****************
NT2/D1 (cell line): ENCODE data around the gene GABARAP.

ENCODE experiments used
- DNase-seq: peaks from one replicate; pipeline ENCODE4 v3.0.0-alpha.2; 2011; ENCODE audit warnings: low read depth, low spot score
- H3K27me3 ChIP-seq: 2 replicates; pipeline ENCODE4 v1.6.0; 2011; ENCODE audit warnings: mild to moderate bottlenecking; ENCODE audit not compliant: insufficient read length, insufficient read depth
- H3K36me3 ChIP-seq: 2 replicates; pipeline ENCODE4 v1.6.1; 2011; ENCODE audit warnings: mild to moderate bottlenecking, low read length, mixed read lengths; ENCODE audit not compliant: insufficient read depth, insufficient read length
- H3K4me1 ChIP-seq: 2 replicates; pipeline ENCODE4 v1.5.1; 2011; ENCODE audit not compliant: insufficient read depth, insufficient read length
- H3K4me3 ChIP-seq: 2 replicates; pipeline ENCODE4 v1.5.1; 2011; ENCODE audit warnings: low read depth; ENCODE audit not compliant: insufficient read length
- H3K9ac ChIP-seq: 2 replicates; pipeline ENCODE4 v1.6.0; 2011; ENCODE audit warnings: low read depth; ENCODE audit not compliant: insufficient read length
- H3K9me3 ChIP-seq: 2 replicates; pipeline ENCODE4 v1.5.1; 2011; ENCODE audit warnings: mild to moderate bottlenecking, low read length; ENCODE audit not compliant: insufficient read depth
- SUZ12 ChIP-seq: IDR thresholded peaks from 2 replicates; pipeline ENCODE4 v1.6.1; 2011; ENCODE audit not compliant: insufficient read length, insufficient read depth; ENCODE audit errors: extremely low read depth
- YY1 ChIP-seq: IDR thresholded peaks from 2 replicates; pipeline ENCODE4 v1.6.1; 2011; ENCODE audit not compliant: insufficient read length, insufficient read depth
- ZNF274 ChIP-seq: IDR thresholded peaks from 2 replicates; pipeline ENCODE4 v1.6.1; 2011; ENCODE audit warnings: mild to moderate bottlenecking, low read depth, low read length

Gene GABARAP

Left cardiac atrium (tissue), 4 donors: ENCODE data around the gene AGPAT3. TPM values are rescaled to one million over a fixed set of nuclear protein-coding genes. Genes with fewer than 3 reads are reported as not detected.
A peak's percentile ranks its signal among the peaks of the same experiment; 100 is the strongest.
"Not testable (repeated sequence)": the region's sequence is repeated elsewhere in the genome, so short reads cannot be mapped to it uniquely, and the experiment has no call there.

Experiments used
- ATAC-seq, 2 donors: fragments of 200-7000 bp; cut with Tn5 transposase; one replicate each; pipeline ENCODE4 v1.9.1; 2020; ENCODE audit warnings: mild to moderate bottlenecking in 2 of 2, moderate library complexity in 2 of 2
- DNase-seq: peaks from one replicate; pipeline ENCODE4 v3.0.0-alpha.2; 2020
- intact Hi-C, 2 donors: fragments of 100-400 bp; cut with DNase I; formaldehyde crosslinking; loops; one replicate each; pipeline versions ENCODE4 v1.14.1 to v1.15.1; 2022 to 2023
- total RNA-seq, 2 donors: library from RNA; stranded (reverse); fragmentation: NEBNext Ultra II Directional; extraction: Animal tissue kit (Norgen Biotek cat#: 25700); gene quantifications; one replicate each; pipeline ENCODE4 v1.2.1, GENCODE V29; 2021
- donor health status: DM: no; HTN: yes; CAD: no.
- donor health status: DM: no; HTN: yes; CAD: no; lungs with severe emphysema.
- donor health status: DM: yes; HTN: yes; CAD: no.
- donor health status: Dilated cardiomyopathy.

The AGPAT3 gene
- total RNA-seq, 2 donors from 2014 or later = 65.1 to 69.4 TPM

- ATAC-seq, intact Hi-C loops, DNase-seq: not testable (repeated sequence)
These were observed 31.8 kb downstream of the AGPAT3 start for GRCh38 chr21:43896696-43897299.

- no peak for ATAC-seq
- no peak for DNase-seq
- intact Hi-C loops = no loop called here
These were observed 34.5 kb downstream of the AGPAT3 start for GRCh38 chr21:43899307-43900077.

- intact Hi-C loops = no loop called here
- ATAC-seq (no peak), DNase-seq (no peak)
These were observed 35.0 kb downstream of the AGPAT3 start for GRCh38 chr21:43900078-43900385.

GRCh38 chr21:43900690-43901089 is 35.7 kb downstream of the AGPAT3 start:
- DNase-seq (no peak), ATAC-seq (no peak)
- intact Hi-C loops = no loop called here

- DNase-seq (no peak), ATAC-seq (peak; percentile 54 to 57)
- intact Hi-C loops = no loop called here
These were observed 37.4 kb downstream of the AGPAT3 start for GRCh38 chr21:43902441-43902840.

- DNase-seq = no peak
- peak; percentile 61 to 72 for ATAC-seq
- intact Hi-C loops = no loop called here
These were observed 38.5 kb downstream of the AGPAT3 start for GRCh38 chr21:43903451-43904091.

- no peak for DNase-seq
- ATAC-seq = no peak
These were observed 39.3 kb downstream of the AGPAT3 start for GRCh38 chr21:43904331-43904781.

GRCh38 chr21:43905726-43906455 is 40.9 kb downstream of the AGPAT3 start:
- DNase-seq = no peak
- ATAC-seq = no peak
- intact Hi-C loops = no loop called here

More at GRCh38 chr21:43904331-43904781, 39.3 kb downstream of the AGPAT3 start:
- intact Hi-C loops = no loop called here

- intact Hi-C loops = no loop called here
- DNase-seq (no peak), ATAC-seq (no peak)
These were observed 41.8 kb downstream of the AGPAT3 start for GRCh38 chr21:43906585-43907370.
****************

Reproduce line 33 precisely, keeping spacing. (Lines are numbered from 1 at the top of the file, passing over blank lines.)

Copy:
These were observed 34.5 kb downstream of the AGPAT3 start for GRCh38 chr21:43899307-43900077.